Behind the walled privacy of Lucille Ball's Beverly Hills mansion, with its flagstone terrace and immense swimming pool, sat her dazzling light-blue '62 Ghia L6.4 Coupe, with an OHV V-8 of 352 horsepower. These precious cars were manufactured between 1960 and 1963 in Detroit. The L6.4 was one of the most expensive cars on the road, and extremely rare even when new. It was in great demand, and it justified the huge salaries of the affluent. Other Hollywood idols who were fortunate to own Ghias were Eddie Fisher, Dean Martin, Hoagy Carmichael and Ginger Rogers. Incidentally, Ginger's first car was a second-hand Plymouth, which she bought herself at the age of 18.

Singer Lena Horne only owned two cars in her entire life. In 1950, while she was in England, she saw a picture in a magazine of a Jaguar and called the factory, which was just opening up again after the pounding it had taken during the war. Jaguar invited her to see the cars it was manufacturing. After touring the factory, she ordered one.

A car similar to Lena Horne's 1950 Jaguar

"It was a Mark IX silver-gray sedan with an English driveside and lipstick-red upholstery," she said. "They made it especially for me, and I had it shipped to America."

The prestige of owning a Jaguar seemed a little unrealistic when you consider that Lena Horne never learned how to drive.

The first car that actress Lily Tomlin owned was an army-green '69 Firebird convertible, which she bought at the end of '69 because it was cheaper. She drove it from New York to California when she joined the cast of television's "Laugh-In." "It was so banged up," she said, "that people kept saying to me, 'get a new car.' But I was afraid that if I ran into something with a new car, I'd be miserable. People on the show used to call it 'The Tank.' When I finally got rid of it, it had fallen apart." Today, Tomlin owns two clunker Sevilles and a red '55 Dodge Royal Lancer, none of them prized possessions.

Cars of the stars invariably carry an element of excitement and curiosity for various reasons. Serious collectors say (sometimes with a wince), that cars that a celebrity was killed in, or was arrested in, or even robbed in, hold a certain fascination and are extremely sought after. In the long run, long after the star's name has disappeared from the marquee, the star's car remains on center stage.

One anxious collector says that one day, the $215,000 Rolls-Royce Corniche convertible that Zsa Zsa Gabor was driving when she was pulled over by a cop in Beverly Hills in 1989 will be worth twice that amount to a car buff. The former Miss Hungary and cosmetics entrepreneur unknowingly made the car famous when she was pulled over for driving with an expired license, having an open container of alcohol in her car and an expired car registration.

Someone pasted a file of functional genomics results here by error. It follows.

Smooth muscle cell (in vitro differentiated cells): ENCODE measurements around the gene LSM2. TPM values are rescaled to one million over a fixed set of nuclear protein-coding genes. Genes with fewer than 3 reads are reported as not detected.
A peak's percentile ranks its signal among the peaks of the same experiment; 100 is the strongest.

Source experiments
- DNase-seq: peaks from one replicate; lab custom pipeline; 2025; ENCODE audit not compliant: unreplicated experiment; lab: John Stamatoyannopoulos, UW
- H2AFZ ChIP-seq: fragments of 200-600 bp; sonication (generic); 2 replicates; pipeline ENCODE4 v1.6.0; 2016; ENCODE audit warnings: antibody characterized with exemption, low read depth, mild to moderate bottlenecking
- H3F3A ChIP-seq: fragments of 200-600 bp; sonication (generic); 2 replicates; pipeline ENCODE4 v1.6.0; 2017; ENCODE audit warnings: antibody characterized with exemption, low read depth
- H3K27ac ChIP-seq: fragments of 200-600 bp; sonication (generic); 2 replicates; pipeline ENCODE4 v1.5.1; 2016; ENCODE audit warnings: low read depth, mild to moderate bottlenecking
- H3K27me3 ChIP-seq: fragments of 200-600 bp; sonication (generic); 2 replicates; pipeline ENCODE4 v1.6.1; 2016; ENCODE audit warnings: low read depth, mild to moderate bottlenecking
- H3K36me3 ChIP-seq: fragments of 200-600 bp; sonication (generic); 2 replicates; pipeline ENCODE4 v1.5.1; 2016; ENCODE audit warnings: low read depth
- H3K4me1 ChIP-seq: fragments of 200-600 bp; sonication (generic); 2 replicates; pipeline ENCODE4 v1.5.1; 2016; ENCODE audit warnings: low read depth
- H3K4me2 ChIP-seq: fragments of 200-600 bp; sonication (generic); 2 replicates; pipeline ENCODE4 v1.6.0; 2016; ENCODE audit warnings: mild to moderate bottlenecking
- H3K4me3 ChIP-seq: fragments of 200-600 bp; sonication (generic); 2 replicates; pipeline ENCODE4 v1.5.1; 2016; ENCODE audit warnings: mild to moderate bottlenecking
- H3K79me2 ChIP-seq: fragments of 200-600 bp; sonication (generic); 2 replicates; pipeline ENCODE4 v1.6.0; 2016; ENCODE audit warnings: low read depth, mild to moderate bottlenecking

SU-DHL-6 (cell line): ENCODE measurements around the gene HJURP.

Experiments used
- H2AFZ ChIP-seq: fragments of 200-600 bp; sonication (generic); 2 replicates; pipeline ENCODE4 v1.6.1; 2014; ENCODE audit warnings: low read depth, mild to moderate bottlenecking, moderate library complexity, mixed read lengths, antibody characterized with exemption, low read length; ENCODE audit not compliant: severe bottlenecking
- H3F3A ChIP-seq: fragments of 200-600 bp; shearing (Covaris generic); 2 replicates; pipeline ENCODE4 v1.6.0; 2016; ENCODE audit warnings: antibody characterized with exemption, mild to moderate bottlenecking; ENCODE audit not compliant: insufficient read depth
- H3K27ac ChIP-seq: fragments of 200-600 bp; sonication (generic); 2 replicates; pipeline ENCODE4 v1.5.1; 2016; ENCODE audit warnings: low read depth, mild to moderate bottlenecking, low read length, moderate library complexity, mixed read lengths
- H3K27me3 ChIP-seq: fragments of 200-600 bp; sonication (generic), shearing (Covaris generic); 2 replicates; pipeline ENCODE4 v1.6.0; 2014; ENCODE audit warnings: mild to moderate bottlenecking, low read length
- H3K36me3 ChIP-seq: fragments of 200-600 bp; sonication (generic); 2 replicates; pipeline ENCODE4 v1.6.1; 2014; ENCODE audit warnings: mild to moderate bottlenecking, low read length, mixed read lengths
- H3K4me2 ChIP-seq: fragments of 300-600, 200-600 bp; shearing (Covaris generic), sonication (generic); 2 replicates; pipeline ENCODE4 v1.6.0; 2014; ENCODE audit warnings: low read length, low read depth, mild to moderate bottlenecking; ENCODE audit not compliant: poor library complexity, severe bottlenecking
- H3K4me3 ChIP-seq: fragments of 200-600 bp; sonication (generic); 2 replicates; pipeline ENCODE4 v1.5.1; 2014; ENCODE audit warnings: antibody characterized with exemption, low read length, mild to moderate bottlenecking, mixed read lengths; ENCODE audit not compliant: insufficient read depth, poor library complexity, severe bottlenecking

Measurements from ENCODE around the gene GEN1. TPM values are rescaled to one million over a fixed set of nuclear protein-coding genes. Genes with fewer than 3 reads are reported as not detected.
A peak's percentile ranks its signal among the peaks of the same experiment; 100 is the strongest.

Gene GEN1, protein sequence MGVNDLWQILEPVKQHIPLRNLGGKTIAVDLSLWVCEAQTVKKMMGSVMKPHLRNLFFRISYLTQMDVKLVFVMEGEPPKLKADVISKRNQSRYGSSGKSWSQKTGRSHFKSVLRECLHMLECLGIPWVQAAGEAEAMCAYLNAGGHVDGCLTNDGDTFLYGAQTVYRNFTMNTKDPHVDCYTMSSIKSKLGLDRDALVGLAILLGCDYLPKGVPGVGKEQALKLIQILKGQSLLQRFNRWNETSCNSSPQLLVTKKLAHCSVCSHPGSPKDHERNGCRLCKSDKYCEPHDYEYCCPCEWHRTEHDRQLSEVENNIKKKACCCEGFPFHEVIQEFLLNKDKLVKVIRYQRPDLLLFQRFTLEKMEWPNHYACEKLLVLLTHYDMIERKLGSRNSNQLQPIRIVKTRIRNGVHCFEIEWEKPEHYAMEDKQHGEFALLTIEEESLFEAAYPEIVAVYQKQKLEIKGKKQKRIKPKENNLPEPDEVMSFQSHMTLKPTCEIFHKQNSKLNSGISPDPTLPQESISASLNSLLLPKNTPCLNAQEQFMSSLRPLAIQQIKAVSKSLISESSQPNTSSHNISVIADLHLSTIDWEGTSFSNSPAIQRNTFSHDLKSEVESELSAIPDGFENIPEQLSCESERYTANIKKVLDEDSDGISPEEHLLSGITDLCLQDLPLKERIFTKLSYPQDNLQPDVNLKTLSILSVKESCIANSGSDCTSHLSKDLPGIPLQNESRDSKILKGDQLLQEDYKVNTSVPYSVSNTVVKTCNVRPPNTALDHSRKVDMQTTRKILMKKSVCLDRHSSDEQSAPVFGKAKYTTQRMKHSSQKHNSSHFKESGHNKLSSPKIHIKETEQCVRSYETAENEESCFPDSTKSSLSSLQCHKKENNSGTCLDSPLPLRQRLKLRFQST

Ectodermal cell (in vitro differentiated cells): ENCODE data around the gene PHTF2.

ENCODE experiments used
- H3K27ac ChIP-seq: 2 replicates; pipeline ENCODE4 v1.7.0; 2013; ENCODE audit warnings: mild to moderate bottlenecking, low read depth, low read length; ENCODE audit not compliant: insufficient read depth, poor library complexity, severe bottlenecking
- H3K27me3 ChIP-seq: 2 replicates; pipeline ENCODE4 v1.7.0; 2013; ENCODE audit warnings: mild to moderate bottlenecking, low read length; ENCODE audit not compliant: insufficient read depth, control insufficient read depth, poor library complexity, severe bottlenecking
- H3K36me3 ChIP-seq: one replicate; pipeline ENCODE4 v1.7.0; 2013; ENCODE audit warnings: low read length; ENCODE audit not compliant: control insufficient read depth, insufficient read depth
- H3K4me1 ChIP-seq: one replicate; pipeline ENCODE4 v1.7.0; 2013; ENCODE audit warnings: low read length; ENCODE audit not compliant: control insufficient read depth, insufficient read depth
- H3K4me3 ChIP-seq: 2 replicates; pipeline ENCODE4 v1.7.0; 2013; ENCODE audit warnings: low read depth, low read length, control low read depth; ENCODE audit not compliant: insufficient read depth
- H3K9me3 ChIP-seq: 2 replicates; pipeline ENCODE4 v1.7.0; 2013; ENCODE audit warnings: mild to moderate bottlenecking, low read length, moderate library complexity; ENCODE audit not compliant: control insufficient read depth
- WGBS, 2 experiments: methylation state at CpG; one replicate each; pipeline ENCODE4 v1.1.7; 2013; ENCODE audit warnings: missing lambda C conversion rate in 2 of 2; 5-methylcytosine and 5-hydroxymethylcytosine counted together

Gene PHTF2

Another car that became famous because of a run-in with a policeman was Frances Farmer's '41 tan Ford Coupe. On the night of Oct. 9, 1942, she was driving to a party down Pacific Coast Highway from Malibu to Santa Monica when an officer pulled her over for failing to lower her lights in a dimout. She insulted the cop and was hauled off to jail and put on probation. After Farmer was committed to the state hospital for the insane at Steilacoom, Wash., the car sat in her mother's driveway, rusting away until a scrap man happened by and bought it for junk. "Evidently, the poor fellow didn't know what he had," a super-rich collector of Hollywood memorabilia sympathized. "I'd given $100,000 for that car today."

Tragically, a car that became famous because of its owner's death was Grace Kelly's 10-year-old British Rover 3500, which skidded on a snaking road at Cap-d'Ali in the Cote d'Azur region of Monaco in September of 1982 and plunged 120 feet down a treacherous mountain. Unfortunately, it was a road that Princess Grace had driven a hundred times before. She lost control of the car after suffering a relatively minor cerebral incident, one that need not have been fatal to anyone who wasn't driving down the Moyenne Corniche at the time. A gambler at a nearby Lowe's casino offered to purchase the totalled vehicle for $60,000, but Prince Rainier had it burned.

A young Angela Lansbury with car

Angela Lansbury arrived in America from England during the war and settled in Los Angeles with her mother and two twin brothers.She and her mother pooled their savings and bought a cream-colored two-seat Ford with a rumble seat for $125. "That car represented freedom," she said. They drove to Idlewild, Big Bear and Palm Springs, picnicking along the way, letting their dogs run. After she signed her first contract with MGM, Lansbury bought a new DeSoto.

There once was a time when you might have found, sitting on almost three acres of land in Westport, Conn., a '79 blue Volkswagen convertible belonging to Paul Newman and an orange Plymouth station wagon that his wife, Joanne Woodward, liked to drive. Now she can be found behind the wheel or being chauffeured around town of a Ford Crown Victoria.

"The most fabulous car I ever saw in my life" confided Forrest Tucker once, "was Bobby Darin's dream car. In March of '61 Joan Crawford offered him $150,000 for the car, which he turned down. It took seven years of planning by Darin and Andrew Di Dia. Crushed diamond dust was used in the paint applied in 30 coats to the car."

The cars of the stars, more than anything else, always have kept the fanatical hope and faith of middle-class America alive. In the midst of gloominess, there was always that one glistening spot, Hollywood, where the hallmarks of the free enterprise system, rivalry, status-seeking and discernible income continued through the purchase of cars of the stars in the traditional American way.